An old colleague of mine who worked in national intelligence makes three points about allegations the Chinese government could use Huawei—supplied NBN kit to spy on Australia.
First, why would they bother? Second, if they were intent on doing so we should be flattered. Third, it’s hardly a state secret that we have unseaworthy submarines and rust bucket warships. The matter of real interest to them—commodity prices—can be gleaned from sources other than the NBN.
Nevertheless, in a “reds under the beds” panic the federal government has banned Huawei from the NBN. And lest Huawei’s unlikely triumvirate of John Brumby, Alexander Downer and retired admiral John Lord make progress against the claims made about Huawei’s threat to the Australian way of life, there’s always a cold war warrior ready to warn of the dangers that lurk beyond the bamboo curtain.
Last week, in an opinion piece in The Australian newspaper, Labor member Michael Danby recounted the findings of the US House Intelligence Committee which warned US companies of the dangers of doing business with Huawei and ZTE.
The biggest danger was, of course, they wouldn’t get government contracts: a warning from a committee whose members are heavily reliant upon donations from the US electronics and defence sectors and the trade unions that represent workers in the US equipment industry.
The report cited no instances of Huawei or ZTE gear being the source of leaks or security scares although a confidential annexure purportedly provides more information.
The report overshadowed the parallel findings of a year long White House inquiry into Chinese manufacturers which found no grounds for the accusations.
But the real focus of Danby’s attack was Huawei’s complicity as “major telephony provider to the regime in Iran.”
Huawei does not operate a network in Iran. It is one of three vendors alongside Ericsson and Nokia Siemens that supplied equipment to the number two Iranian operator MTN Irancell . In common with ‘licencing’ requirements in every market, including Australia, that digital mobile networks must be open to ‘interception’, there was nothing unique in the kit and none of it was subject to sanctions.
Nevertheless, Danby accused Huawei of sanction busting and aiding the Iranian regime even though the specialised software used to intercept and record text messages was supplied by an Irish software company Adaptive Mobile Security. Indeed, right now, a South African police unit is investigating South African telco MTN which holds a 49% stake in Irancell over the supply of prohibited US equipment to Irancell. That investigation is proceeding despite MTN being chaired by former African National Congress stalwart Cyril Ramphosa who was ANC secretary general in the early 1990s.
To support his case, Danby claimed that at a recent Parliamentary Joint Committee on Intelligence and Security, committee members Senator Mark Bishop and independent MP Andrew Wilkie “recounted the crude boasts of Huawei salesmen that their equipment would assist Tehran leaders in intercepting and monitoring Iran\’s population.” Even the most cursory glance at Hansard reveals that what was put to the Huawei representatives at the hearing was an unsourced quote from the Economist attributed to Huawei employees.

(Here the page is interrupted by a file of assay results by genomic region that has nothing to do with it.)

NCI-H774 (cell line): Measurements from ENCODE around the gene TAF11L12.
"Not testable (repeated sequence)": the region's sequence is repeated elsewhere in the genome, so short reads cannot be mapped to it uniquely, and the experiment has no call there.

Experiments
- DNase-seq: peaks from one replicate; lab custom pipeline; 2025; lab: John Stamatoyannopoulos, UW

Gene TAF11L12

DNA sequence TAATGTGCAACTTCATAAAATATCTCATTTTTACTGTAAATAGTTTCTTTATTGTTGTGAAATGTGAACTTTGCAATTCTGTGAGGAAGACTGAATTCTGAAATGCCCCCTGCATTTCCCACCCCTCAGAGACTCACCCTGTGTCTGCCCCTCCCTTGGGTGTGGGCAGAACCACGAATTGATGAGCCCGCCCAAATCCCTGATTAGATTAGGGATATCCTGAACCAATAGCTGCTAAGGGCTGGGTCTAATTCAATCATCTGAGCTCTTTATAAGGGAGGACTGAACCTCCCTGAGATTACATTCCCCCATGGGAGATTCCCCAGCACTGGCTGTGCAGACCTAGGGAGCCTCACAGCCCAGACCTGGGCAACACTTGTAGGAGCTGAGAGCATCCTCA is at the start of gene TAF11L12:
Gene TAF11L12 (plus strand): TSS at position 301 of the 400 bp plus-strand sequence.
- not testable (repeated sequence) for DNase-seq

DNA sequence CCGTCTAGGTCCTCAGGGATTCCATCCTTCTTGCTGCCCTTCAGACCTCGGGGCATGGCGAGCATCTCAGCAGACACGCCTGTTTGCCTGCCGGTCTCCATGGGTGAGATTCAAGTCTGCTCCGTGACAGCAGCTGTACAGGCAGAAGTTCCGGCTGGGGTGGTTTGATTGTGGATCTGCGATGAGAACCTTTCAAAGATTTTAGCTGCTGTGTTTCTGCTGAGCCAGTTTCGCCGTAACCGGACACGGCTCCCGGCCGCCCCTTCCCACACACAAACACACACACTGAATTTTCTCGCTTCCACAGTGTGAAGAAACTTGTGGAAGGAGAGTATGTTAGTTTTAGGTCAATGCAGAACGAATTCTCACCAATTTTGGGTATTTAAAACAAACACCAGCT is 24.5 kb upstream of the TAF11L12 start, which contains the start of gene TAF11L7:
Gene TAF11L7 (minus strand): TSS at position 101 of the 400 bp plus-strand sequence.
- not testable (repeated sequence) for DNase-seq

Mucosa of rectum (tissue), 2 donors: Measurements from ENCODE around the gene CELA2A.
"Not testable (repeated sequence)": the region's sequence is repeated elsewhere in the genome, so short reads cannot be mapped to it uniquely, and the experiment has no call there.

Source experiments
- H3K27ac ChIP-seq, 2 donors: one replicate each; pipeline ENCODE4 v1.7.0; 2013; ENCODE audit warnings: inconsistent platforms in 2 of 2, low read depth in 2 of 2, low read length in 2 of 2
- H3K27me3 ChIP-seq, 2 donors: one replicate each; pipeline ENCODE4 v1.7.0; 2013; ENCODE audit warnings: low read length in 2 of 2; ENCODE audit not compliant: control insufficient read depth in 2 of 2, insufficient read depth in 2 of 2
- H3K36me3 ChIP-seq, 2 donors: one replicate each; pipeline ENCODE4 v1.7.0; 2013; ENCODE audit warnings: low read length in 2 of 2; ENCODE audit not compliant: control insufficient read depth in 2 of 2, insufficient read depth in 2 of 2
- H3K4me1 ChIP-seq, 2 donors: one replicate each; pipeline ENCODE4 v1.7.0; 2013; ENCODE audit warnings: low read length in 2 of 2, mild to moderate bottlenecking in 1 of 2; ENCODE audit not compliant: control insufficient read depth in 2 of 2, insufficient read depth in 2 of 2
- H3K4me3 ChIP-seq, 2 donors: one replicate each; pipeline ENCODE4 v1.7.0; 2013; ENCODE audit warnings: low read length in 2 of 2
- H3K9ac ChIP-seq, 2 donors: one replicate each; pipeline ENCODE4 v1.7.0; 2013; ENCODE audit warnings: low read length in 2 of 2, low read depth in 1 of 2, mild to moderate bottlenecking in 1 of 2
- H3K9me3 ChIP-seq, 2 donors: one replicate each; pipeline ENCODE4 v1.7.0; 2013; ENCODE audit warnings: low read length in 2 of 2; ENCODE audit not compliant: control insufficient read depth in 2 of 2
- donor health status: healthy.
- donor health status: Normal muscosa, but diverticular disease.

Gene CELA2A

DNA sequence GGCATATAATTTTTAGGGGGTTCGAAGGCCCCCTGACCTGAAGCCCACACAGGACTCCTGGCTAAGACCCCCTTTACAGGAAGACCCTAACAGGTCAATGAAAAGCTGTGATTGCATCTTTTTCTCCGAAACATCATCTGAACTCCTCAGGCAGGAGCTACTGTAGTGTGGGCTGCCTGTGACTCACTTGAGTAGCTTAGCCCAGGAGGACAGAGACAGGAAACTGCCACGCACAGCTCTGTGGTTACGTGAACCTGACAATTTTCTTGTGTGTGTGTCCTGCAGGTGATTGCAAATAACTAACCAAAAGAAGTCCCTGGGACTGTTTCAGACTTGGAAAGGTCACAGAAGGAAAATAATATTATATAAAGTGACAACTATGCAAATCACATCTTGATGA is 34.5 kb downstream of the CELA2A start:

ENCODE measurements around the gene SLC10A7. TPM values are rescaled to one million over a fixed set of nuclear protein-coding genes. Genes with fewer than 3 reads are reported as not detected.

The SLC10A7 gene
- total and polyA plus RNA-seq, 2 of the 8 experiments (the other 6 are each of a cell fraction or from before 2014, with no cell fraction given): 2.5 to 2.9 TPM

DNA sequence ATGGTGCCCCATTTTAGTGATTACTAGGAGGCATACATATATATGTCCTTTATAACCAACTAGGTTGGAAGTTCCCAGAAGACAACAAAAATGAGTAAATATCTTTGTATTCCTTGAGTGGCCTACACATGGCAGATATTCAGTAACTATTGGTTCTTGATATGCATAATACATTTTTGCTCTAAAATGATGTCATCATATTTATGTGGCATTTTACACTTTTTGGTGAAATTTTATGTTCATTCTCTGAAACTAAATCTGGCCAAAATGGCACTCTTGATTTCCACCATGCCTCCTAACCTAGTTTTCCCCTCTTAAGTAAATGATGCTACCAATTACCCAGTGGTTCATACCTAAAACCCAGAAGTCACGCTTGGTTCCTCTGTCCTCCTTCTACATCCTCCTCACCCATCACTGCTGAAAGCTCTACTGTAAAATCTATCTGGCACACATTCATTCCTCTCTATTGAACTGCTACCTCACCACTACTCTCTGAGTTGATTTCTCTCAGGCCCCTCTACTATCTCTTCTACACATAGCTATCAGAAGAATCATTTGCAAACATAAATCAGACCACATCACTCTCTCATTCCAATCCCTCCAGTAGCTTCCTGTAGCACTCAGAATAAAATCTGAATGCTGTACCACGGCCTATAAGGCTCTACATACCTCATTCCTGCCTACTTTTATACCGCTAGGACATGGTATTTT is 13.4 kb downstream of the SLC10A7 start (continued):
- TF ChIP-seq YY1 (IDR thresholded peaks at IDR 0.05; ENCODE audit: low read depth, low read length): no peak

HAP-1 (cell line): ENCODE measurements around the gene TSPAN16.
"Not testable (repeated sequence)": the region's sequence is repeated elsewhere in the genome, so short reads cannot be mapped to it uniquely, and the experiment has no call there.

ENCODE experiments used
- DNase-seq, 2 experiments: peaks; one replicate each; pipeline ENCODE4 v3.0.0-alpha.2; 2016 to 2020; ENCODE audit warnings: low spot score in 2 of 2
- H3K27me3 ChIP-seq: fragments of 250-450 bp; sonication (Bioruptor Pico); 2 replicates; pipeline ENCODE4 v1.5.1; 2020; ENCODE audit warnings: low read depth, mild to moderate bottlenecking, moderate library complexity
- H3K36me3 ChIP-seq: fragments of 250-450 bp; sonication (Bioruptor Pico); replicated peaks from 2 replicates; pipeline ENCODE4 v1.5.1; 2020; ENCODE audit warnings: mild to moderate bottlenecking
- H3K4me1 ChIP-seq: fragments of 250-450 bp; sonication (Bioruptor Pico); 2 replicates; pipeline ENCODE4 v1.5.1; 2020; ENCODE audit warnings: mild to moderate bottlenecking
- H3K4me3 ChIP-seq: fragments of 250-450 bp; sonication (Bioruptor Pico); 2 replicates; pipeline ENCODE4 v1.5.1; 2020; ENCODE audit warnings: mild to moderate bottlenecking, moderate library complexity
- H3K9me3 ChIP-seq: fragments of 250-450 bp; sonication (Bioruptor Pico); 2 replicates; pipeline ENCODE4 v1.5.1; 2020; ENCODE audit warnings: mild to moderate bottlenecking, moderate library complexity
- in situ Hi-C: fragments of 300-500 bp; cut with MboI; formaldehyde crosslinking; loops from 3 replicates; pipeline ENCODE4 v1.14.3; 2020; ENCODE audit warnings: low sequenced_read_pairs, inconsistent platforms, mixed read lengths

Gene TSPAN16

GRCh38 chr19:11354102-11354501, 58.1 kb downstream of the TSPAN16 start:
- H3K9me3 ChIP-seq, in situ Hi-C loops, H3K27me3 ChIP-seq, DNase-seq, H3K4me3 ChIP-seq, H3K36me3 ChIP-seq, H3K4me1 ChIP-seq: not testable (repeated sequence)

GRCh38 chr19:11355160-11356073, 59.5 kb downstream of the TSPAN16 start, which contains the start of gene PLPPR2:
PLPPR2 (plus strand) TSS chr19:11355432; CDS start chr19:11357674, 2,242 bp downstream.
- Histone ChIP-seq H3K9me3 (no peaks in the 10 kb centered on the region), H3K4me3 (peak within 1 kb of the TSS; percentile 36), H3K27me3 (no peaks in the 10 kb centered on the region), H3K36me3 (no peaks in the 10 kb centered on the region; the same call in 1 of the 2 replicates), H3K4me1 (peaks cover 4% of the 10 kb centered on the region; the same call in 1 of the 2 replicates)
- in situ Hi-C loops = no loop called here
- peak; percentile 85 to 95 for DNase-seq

GERMAN BAN? Danby also stressed that it wasn’t just Australia and the US barring Huawei from contracts. He cited the decision by Deutsches Forschungsnetz, the German equivalent of AARNet, to bar Huawei from bidding for an upgrade of its network. Deutsches Forschungsnetz, has used Huawei gear since 2005 and did not cite any security ‘problems’ in its decision. Nor are the concerns widespread in Germany given Deutsch Telekom signed a memorandum a year ago with Huawei to cooperate in that most security sensitive of spheres, the cloud.
But according to Danby, Huawei’s conduct raises concerns other than just security as it has “generous access to \”soft loans\” -to the tune of $30 billion.”
The use of soft loans by Chinese manufacturers has been a matter of concern to the European Union who threatened sanctions in mid year against Huawei but backed off fearing it would escalate a trade war. Soft loans or in industry parlance vendor or ‘bridging’ finance are usually backed by the vendors respective national export agency and are a common feature of any deal.
In fairness to Danby, there is a war going on, though not of the ’cold ‘variety.It’s a trade war with the US intent on protecting its electronics sector. Alcatel Lucent recently shed 5000 jobs, Motorola Mobility 4000. The committee would be aware of this.
But with little left of large scale equipment manufacturing in Australia, jobs can’t be a real concern here. But at least on national security NBN Co is proactive. Seemingly once the bid came in from Huawei, NBN Co immediately sought advice from ASIO and informed its shareholder minister. NBN Co wasn’t going to be left signing a contract it couldn’t honour on national security grounds even if this left them in the uncomfortable position of currently only having one supplier for its $1.5 billion GPON contract. Coincidentally, Alcatel also seem to manufacture NBN bound gear in China but apparently under such different conditions that there are no security issues worth considering.
March 11 2015
Apple will by-pass local operators and will only sell its Apple Watch wearable communications devices though its own online and retail stores when they arrive next month. CommsDay confirmed the move with Apple and local carriers including Telstra, Optus and Vodafone.
DOCSIS 3.0 and 3.1 will enable HFC networks to offer “equal performance” to fibre for the “forseeable future,” according to Cisco Fellow and cable access business unit CTO John Chapman – a key pioneer in the broader development of the DOCSIS standards. And that gives operators more freedom to mix access technologies in the most economic way possible, just as Australia’s NBN Co is attempting to do.
Regional carrier Pacnet, which was recently acquired by Telstra for around A$856 million, has announced a major upgrade to its infrastructure that will see it provide the industry’s first production level software defining network capability to the optical transport layer.
The arrival of Netflix in the Australian SVOD market later this month will primarily impact iTunes downloads and physical DVD sales rather than direct rivals such as Stan, Presto and Quickflix, according to a study by US research company IHS.